ASSISTANT SOCIAL SERVICES MINISTER MITCH FIFIELD: Kieran, we've been working to a plan to get the budget back on a path to being on balance, to creating an environment that's conducive to growth and the creation of jobs. It would probably be fair to say that the plan we have is better understood at this point than it might have been at the same time last year, but we're focused on that plan, on delivering it. You're right, we will leave it to others to commentate on the polls but I think you'll find that all of my colleagues are out this week and the weeks ahead, explaining the good news that is in the budget; the good news for small business, the good news for families.
GILBERT: And the Shadow Assistant Treasurer, Mr Leigh, famously – or infamously as far as I'm concerned – never comments on the polls at all. But this budget comparison, it's pretty stark and I guess it's understandable given that this is a much more generous budget than last year.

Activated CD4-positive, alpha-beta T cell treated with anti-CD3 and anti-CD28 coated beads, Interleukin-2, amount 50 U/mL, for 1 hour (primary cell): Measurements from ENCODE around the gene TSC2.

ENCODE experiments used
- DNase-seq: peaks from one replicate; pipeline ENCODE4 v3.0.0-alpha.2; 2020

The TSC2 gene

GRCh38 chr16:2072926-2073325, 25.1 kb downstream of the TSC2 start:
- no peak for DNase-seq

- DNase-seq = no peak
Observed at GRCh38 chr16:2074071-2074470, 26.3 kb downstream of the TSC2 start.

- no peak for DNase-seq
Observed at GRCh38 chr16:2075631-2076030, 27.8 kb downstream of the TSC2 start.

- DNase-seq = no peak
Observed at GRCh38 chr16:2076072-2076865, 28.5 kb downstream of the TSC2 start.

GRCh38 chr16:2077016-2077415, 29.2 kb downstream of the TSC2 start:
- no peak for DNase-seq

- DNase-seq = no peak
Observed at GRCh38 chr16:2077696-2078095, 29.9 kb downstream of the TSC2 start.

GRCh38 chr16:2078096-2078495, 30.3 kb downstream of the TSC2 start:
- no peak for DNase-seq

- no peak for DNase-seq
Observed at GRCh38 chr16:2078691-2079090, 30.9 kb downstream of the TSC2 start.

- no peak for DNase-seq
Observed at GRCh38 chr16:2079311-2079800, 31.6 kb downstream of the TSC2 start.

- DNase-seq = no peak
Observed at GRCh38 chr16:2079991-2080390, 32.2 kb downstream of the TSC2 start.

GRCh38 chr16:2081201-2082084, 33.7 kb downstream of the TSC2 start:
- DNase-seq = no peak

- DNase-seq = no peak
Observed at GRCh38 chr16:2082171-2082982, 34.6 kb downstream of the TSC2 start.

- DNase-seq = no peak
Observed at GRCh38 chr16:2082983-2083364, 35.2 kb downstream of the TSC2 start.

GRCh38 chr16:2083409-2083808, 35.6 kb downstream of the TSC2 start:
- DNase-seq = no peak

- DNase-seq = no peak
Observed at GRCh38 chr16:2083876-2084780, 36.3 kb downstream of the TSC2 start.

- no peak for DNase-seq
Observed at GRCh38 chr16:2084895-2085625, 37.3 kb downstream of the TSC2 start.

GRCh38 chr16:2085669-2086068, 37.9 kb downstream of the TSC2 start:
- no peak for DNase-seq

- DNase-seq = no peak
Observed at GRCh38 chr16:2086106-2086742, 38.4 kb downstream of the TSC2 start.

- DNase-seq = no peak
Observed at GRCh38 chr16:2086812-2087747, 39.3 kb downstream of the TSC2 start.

SHADOW ASSISTANT TREASURER ANDREW LEIGH: Kieran, I do appreciate that my unwillingness to commentate on polls is an enduring source of frustration for a Monday morning regular. But I do think that the number that really counts is not the polling number but the 80,000 mums who are finding out that they won't be eligible for parental leave under the Government's policies. This is a budget which still has so much of the unfairness from the last one but doubles the deficit. Not on Labor's numbers, but on the Government's own number, the deficit has doubled over the course of the year. And it lacks that plan to invest in the future which is why Bill Shorten spent so much time on Thursday night laying out an alternative Labor plan for investing in the future.
An 'app-ier' future for our cities?
Speech to Urban Taskforce Australia
You might not be familiar with the names Michael Nuciforo and Robert Crocitti, but they’re the kind of blokes you want to have around when you’re trying to solve a tricky problem. They’re the creators of ParkHound, an app that lets you find and hire private parking spaces in busy metropolitan areas. They decided to start the company after circling around East Melbourne on the hunt for parking near the MCG before an AFL game.